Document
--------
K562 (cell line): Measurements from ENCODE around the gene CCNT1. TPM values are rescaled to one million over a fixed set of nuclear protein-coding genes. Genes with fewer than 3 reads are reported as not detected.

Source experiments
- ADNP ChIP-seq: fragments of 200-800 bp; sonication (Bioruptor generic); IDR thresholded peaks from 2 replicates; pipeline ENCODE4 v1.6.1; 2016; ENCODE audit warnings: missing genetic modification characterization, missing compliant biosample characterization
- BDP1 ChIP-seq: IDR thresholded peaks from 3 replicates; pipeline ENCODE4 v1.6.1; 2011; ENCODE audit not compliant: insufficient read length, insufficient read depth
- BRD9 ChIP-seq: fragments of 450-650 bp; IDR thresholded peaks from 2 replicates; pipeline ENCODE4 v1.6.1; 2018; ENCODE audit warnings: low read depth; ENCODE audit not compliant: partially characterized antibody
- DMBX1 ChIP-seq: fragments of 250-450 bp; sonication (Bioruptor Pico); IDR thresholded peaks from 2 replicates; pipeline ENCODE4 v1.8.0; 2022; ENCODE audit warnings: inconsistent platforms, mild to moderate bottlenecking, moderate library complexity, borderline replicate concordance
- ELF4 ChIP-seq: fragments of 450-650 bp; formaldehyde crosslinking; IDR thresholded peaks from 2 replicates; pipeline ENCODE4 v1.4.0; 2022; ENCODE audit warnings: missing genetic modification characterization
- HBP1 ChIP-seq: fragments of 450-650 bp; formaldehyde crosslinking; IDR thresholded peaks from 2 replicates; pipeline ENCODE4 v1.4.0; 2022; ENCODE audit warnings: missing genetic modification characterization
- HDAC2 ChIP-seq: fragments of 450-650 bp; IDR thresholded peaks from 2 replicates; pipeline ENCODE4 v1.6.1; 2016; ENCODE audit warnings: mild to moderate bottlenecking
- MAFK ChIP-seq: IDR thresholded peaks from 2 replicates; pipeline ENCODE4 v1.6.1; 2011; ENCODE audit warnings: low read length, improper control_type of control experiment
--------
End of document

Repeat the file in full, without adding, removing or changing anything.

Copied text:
K562 (cell line): Measurements from ENCODE around the gene CCNT1. TPM values are rescaled to one million over a fixed set of nuclear protein-coding genes. Genes with fewer than 3 reads are reported as not detected.

Source experiments
- ADNP ChIP-seq: fragments of 200-800 bp; sonication (Bioruptor generic); IDR thresholded peaks from 2 replicates; pipeline ENCODE4 v1.6.1; 2016; ENCODE audit warnings: missing genetic modification characterization, missing compliant biosample characterization
- BDP1 ChIP-seq: IDR thresholded peaks from 3 replicates; pipeline ENCODE4 v1.6.1; 2011; ENCODE audit not compliant: insufficient read length, insufficient read depth
- BRD9 ChIP-seq: fragments of 450-650 bp; IDR thresholded peaks from 2 replicates; pipeline ENCODE4 v1.6.1; 2018; ENCODE audit warnings: low read depth; ENCODE audit not compliant: partially characterized antibody
- DMBX1 ChIP-seq: fragments of 250-450 bp; sonication (Bioruptor Pico); IDR thresholded peaks from 2 replicates; pipeline ENCODE4 v1.8.0; 2022; ENCODE audit warnings: inconsistent platforms, mild to moderate bottlenecking, moderate library complexity, borderline replicate concordance
- ELF4 ChIP-seq: fragments of 450-650 bp; formaldehyde crosslinking; IDR thresholded peaks from 2 replicates; pipeline ENCODE4 v1.4.0; 2022; ENCODE audit warnings: missing genetic modification characterization
- HBP1 ChIP-seq: fragments of 450-650 bp; formaldehyde crosslinking; IDR thresholded peaks from 2 replicates; pipeline ENCODE4 v1.4.0; 2022; ENCODE audit warnings: missing genetic modification characterization
- HDAC2 ChIP-seq: fragments of 450-650 bp; IDR thresholded peaks from 2 replicates; pipeline ENCODE4 v1.6.1; 2016; ENCODE audit warnings: mild to moderate bottlenecking
- MAFK ChIP-seq: IDR thresholded peaks from 2 replicates; pipeline ENCODE4 v1.6.1; 2011; ENCODE audit warnings: low read length, improper control_type of control experiment